- Associated Press - Friday, January 1, 2016

SALT LAKE CITY (AP) - The head of Utah’s state trust lands administration stepped down this week after a dozen years steering the agency that earns money for public schools.

For the 12 years Kevin Carter has run the School and Institutional Trust Lands Administration, the fund has grown by $1.3 billion.

The administration, known as SITLA, manages 3.4 million acres of land remaining from a statehood grant. Money is made off the lands through oil and gas leases and real-estate deals and then put into public school trust funds.

Schools now receive five times what they did a decade ago from the fund. In 2015, the fund gave $46 million to schools, which was the largest payout in the fund’s history.

The windfall seen under Carter’s leadership dovetailed with a flourishing real estate market and thriving oil and natural gas production on the lands, according to Deseret News (https://bit.ly/1Vssv51).

Critics have said Carter and the SITLA administration focused overwhelmingly on making money and risked the environment to clear the way for drilling, mining and grazing on the lands.

“We have certainly had our disagreements with SITLA,” said Scott Groene, executive director of the Southern Utah Wilderness Alliance. “But Kevin was always open and respectful with us, and we appreciated that.”

Carter said conservation is important but generating money from the lands is vital.

“I’ve heard the argument that schoolchildren need open space and a place to go out and recreate. I understand that, but Utah has more open space than many states have total space, and Utah has yet to crack the top 50 in per pupil expenditures,” he said. “I won’t apologize for a second that we are very focused on using these lands to make revenue.”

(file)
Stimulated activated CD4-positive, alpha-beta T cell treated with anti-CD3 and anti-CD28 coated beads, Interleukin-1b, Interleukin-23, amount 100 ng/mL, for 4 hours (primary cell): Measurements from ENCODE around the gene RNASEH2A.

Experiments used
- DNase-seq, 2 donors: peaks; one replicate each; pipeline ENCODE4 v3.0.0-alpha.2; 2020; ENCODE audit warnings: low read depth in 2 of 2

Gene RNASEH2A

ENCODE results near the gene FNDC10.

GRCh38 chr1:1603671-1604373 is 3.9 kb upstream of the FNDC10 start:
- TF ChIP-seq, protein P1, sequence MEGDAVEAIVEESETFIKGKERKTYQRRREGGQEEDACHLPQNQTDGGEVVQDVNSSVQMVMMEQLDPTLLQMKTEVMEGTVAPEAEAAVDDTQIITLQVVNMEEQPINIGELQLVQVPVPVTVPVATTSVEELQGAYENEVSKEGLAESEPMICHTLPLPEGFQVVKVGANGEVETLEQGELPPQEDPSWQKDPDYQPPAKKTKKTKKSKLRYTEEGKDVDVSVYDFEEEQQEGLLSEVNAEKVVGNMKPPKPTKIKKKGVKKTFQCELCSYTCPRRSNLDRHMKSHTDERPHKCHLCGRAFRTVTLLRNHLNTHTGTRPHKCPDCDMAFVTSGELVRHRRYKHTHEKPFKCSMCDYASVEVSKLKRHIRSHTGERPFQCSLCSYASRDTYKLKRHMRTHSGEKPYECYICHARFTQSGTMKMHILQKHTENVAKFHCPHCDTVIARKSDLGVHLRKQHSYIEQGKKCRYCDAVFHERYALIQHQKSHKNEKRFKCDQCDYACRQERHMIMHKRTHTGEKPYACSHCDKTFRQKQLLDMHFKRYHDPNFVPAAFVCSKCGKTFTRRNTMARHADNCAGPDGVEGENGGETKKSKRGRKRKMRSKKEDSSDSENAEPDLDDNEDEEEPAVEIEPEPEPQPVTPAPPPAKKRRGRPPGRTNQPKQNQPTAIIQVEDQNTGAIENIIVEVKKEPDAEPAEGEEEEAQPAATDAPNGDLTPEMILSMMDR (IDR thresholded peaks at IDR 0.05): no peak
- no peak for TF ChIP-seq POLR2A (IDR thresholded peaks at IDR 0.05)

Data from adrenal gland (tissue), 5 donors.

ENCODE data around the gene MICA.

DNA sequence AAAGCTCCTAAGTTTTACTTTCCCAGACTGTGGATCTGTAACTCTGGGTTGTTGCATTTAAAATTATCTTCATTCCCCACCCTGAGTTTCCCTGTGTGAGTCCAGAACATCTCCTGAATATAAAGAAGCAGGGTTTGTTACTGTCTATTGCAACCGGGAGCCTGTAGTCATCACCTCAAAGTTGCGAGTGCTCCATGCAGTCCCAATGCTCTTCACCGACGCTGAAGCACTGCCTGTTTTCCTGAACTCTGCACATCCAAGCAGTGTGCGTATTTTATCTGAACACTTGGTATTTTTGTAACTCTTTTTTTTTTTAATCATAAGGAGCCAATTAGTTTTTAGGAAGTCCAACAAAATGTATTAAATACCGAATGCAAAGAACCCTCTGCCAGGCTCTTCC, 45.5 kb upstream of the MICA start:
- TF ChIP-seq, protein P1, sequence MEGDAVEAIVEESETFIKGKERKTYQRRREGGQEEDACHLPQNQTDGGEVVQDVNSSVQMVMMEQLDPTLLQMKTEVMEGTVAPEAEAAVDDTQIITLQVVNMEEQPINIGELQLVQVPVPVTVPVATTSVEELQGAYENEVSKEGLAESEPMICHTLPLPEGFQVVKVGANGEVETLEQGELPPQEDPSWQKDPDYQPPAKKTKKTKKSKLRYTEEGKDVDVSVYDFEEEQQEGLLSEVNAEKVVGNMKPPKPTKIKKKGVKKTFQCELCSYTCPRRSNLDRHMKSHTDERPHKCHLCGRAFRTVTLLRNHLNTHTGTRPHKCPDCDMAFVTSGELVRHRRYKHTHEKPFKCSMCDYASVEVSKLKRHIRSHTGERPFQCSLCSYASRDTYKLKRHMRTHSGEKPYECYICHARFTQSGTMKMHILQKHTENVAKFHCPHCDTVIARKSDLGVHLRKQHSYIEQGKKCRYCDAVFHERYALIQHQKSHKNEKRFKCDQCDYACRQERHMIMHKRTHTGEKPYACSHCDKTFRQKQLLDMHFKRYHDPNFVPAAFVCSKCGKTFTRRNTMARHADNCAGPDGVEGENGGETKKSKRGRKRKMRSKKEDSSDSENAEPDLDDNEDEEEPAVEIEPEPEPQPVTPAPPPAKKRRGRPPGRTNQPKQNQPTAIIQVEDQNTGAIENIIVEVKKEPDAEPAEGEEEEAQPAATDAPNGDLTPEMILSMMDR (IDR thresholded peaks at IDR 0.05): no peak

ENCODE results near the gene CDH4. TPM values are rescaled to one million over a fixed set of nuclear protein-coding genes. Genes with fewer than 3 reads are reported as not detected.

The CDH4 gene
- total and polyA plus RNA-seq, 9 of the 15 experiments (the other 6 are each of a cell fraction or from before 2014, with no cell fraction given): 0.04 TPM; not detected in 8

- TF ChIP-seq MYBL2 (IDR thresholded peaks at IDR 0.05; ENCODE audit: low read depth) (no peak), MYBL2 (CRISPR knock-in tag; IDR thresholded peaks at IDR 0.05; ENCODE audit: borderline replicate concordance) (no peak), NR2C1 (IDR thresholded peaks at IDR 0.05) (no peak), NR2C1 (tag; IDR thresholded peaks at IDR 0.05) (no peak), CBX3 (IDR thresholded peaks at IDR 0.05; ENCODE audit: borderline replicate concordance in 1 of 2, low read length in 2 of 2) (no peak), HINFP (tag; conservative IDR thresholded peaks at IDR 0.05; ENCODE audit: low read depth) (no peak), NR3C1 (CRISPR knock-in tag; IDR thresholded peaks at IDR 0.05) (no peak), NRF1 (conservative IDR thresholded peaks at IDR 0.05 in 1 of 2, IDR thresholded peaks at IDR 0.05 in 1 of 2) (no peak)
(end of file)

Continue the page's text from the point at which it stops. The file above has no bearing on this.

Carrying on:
Carter said the administration has protected thousands of acres through land swaps, by trading environmentally sensitive lands for acres that were more likely to generate money for schools.

As leader of SITLA, the job not only required Carter to negotiate with environmental groups, but education officials as well.

Margaret Bird, the former trust lands director for the Utah State Office of Education, said she went head to head with Carter regularly.

“I would take on this mother bear attitude and tell him that this land belongs to the schoolchildren . Kevin often referred to the beneficiaries as a two-edged sword. We would take him on over certain issues, but he would stand out front and take the arrows,” she said.

SITLA board Chairman Louie Cononelos said Carter was a diplomatic leader of the agency.

“He lets people know what the vision is. He does a great deal of listening and is always willing to take good advice and counsel, with the idea of doing what is best for the beneficiaries,” Cononelos said.

Carter, 61, said he plans to take a year or two to spend time with family and then serve a mission for The Church of Jesus Christ of Latter-day Saints with his wife.

___

Information from: Deseret News, https://www.deseretnews.com


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